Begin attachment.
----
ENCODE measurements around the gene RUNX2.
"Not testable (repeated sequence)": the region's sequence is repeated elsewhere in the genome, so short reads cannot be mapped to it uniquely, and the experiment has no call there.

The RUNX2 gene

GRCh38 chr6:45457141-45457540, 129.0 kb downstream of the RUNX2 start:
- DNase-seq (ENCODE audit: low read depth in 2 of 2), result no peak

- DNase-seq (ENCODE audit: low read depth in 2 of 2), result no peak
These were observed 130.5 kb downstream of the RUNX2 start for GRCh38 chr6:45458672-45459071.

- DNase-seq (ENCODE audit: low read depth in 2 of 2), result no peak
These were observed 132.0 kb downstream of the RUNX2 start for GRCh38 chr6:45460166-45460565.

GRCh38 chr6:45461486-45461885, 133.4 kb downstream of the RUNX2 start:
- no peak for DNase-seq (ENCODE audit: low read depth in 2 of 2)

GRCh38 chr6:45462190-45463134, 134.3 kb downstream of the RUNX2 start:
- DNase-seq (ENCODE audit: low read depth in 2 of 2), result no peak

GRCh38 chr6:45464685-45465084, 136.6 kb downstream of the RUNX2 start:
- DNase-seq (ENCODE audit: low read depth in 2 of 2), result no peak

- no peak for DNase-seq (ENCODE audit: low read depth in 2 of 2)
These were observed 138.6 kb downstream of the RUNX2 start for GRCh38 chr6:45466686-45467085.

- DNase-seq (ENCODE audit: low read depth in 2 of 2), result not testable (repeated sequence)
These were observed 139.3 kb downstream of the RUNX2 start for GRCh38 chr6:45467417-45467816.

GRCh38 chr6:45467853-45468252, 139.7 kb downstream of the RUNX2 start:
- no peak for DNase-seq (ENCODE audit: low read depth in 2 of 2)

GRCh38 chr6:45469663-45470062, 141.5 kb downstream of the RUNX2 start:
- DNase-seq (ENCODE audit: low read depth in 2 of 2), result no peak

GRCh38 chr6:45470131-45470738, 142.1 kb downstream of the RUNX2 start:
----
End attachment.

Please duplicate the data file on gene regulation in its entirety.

ENCODE measurements around the gene RUNX2.
"Not testable (repeated sequence)": the region's sequence is repeated elsewhere in the genome, so short reads cannot be mapped to it uniquely, and the experiment has no call there.

The RUNX2 gene

GRCh38 chr6:45457141-45457540, 129.0 kb downstream of the RUNX2 start:
- DNase-seq (ENCODE audit: low read depth in 2 of 2), result no peak

- DNase-seq (ENCODE audit: low read depth in 2 of 2), result no peak
These were observed 130.5 kb downstream of the RUNX2 start for GRCh38 chr6:45458672-45459071.

- DNase-seq (ENCODE audit: low read depth in 2 of 2), result no peak
These were observed 132.0 kb downstream of the RUNX2 start for GRCh38 chr6:45460166-45460565.

GRCh38 chr6:45461486-45461885, 133.4 kb downstream of the RUNX2 start:
- no peak for DNase-seq (ENCODE audit: low read depth in 2 of 2)

GRCh38 chr6:45462190-45463134, 134.3 kb downstream of the RUNX2 start:
- DNase-seq (ENCODE audit: low read depth in 2 of 2), result no peak

GRCh38 chr6:45464685-45465084, 136.6 kb downstream of the RUNX2 start:
- DNase-seq (ENCODE audit: low read depth in 2 of 2), result no peak

- no peak for DNase-seq (ENCODE audit: low read depth in 2 of 2)
These were observed 138.6 kb downstream of the RUNX2 start for GRCh38 chr6:45466686-45467085.

- DNase-seq (ENCODE audit: low read depth in 2 of 2), result not testable (repeated sequence)
These were observed 139.3 kb downstream of the RUNX2 start for GRCh38 chr6:45467417-45467816.

GRCh38 chr6:45467853-45468252, 139.7 kb downstream of the RUNX2 start:
- no peak for DNase-seq (ENCODE audit: low read depth in 2 of 2)

GRCh38 chr6:45469663-45470062, 141.5 kb downstream of the RUNX2 start:
- DNase-seq (ENCODE audit: low read depth in 2 of 2), result no peak

GRCh38 chr6:45470131-45470738, 142.1 kb downstream of the RUNX2 start: